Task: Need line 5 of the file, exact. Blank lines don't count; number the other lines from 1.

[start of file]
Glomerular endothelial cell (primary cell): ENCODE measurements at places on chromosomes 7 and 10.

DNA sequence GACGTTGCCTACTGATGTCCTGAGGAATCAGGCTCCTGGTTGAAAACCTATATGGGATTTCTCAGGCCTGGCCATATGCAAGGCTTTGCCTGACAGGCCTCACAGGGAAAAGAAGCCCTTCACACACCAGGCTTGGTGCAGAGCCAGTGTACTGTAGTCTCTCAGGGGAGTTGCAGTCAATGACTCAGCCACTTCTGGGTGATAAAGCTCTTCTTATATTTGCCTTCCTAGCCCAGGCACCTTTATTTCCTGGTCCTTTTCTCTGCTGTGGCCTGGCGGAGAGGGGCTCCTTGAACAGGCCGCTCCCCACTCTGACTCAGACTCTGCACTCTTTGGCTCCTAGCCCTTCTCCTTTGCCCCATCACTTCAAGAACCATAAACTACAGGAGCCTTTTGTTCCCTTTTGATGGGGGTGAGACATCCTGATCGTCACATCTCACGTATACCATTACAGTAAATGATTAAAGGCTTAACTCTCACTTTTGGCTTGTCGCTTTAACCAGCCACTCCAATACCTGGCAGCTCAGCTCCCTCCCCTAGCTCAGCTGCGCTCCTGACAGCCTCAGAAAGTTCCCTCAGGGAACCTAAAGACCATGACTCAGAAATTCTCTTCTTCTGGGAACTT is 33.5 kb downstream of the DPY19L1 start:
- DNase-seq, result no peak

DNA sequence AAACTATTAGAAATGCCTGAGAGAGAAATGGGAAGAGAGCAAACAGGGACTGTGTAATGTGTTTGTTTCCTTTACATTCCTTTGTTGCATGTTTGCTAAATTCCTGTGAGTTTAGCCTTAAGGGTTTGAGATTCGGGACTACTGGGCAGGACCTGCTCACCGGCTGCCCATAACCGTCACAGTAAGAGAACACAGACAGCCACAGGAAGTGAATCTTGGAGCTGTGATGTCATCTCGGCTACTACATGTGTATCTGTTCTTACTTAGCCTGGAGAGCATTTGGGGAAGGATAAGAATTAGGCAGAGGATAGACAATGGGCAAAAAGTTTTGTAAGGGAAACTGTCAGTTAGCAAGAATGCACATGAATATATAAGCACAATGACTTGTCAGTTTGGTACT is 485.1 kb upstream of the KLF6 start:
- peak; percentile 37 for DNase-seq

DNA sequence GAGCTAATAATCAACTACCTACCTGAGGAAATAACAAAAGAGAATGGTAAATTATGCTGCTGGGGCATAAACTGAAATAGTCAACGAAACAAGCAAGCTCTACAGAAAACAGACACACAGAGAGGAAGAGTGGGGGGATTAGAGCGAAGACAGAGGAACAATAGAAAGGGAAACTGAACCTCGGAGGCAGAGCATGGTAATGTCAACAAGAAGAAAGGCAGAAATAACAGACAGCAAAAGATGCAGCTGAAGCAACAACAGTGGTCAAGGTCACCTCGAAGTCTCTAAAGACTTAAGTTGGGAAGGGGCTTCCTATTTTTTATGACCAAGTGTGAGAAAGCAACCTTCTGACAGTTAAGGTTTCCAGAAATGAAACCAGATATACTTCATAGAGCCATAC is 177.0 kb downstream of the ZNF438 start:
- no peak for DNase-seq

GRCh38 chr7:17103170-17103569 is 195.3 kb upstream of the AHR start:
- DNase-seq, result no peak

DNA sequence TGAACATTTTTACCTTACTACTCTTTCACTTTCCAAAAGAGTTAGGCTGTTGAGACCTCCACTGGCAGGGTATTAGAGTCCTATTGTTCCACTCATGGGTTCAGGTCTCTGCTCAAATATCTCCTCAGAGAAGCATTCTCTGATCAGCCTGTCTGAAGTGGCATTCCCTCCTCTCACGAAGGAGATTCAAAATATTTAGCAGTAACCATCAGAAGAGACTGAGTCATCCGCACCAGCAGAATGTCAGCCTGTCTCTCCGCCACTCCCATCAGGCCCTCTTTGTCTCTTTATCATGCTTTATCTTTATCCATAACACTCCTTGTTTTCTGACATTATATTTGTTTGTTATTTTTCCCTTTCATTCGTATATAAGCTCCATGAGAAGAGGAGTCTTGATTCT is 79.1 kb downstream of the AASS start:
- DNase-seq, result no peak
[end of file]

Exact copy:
- peak; percentile 37 for DNase-seq